Before you pick up the phone for your interview, you should research the company and know everything about both the company and the position for which you're interviewing. In today's world of mass communication, there's no excuse for lack of research. Your recruiter will be able to brief you on the company, but you may want to search the web or the library for additional information.
- The objective of a telephone interview is two-fold:
- To provide the company an opportunity to verify your interest and qualifications for the position. You must convince the interviewers that you are the right person for the job.
- To arrange a personal visit as soon as possible. You must aggressively pursue the on-site visit.
The telephone interview can be scheduled either during the workday or the evening, depending on your work schedule and that of the company. Generally, the company will call you. If you do not hear from the company within 15 minutes of the appointment, you should assume that something unexpected has delayed the call and call the company. If you do not get the hiring authority, be sure to leave a message that you called as a demonstration of your interest. In your message state that you want to reschedule the call.
After the initial exchange of pleasantries, open with a positive expression of your interest based upon what you have heard about the position. They say, "I'm looking forward to arranging a personal visit with you. In the meantime, what may I tell you to help you better understand my qualifications?"
Respond with information about your accomplishments. Take the time in advance to develop a brief "commercial" outlining your strongest abilities and accomplishments. Provide concrete examples from your career that demonstrate your ability to do the job. Think through some of the issues that may come up in the interview. Be sure you have any notes, facts or figures that may be helpful in your conversation. Determine this information through studying the company website, annual reports, etc.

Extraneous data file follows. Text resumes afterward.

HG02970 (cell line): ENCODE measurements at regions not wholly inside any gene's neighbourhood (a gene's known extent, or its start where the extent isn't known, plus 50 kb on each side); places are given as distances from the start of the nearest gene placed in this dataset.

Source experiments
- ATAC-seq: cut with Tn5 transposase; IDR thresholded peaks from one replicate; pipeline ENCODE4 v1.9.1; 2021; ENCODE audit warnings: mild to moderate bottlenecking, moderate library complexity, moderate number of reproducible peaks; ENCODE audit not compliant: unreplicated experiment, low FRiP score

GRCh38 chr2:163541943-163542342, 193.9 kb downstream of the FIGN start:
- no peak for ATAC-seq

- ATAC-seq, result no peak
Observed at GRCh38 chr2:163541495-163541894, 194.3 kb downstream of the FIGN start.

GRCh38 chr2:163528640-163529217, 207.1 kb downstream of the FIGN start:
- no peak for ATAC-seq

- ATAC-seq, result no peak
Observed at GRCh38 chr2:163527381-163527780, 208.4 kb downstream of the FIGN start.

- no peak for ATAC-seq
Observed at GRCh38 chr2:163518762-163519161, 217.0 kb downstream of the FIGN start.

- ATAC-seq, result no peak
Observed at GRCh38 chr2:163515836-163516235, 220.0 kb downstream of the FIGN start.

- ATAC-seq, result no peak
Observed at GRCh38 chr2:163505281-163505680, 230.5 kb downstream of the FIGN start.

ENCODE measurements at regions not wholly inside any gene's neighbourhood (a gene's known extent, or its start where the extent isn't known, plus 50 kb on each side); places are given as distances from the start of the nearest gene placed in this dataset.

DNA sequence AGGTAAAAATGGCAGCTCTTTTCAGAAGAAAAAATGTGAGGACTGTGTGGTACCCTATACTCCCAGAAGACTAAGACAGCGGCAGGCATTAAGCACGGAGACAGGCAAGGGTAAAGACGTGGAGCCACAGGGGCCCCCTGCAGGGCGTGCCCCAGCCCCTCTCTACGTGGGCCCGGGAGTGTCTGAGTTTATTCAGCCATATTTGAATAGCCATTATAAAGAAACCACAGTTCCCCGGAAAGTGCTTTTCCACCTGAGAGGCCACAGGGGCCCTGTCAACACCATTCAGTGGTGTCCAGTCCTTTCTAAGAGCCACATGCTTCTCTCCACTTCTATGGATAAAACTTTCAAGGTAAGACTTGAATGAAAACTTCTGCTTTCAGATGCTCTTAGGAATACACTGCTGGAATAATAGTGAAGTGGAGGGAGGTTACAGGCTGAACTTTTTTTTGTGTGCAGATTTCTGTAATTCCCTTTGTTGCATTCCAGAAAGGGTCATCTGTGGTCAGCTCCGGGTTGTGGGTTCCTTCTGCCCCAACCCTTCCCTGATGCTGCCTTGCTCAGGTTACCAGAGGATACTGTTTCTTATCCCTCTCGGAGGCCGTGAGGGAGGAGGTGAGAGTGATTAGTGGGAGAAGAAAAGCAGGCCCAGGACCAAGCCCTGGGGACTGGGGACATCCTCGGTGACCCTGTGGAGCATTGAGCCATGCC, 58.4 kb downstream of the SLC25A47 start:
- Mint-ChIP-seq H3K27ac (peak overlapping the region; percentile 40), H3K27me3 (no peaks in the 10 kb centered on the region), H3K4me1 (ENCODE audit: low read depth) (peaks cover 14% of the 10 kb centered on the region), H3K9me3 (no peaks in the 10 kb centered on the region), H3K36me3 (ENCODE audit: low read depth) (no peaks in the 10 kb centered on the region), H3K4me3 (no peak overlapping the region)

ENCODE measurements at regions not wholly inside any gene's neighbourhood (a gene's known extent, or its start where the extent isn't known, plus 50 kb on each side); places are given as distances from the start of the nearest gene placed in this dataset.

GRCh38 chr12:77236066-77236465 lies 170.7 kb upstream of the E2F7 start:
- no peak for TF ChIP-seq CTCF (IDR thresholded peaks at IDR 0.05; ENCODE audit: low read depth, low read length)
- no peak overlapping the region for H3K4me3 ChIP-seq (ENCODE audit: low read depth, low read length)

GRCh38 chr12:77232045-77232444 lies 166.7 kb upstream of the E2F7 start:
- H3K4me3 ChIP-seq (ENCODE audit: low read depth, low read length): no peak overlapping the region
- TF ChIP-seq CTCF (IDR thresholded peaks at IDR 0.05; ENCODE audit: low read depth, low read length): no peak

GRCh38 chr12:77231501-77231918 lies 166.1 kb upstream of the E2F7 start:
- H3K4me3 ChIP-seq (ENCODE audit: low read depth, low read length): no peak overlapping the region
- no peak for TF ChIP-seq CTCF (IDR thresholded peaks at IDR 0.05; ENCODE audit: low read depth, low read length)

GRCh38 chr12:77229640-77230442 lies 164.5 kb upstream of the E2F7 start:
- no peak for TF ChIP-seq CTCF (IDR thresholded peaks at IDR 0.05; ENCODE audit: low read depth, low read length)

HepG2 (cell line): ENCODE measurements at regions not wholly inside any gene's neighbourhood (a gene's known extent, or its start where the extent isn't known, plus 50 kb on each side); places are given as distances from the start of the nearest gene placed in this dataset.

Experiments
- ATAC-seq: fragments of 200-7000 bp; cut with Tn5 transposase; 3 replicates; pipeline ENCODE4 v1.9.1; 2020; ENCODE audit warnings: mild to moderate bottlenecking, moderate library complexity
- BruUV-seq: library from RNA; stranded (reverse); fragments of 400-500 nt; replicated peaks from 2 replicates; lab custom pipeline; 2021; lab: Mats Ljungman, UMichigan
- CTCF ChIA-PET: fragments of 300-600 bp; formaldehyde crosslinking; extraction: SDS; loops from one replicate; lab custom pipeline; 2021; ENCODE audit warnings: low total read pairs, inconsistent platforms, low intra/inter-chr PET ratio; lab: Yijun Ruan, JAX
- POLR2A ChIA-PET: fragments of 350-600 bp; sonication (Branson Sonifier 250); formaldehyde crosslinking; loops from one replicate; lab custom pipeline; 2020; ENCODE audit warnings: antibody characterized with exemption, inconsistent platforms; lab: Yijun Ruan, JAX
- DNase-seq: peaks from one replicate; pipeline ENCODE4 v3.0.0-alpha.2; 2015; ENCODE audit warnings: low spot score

- When you are asked if you have questions about the job, these might be appropriate:
- Can you tell me more about the specific duties, responsibilities and expectations for this position?
- What are the three top priorities and challenges of the position?
Express thanks for the interviewer's time and consideration. Write a thank you letter as soon as possible.
- You need to remember three things:
- If you are asked about your income expectations, try not to discuss salary or benefits at this time. If the hiring official asks something such as, "How much money will it take to get you on board?", reply with, "Salary is important; however I'm more interested in the opportunity at this time." If you are asked again:
Respond accurately, and truthfully state your last year's salary.
Be sure to designate bonus if applicable.
Indicate your last review and/or salary increase and next anticipated review.
Finish by saying you are sure the company will make a fair and equitable offer.
- If you like the job opportunity tell the interviewer you are interested and ask when you can come in for a personal visit. Coordinate schedules for a face-to-face interview at this time. Keep in mind the most important issue during this process is selling yourself. Cover your technical expertise but think people.
- Call your recruiter after the interview to provide critical feedback.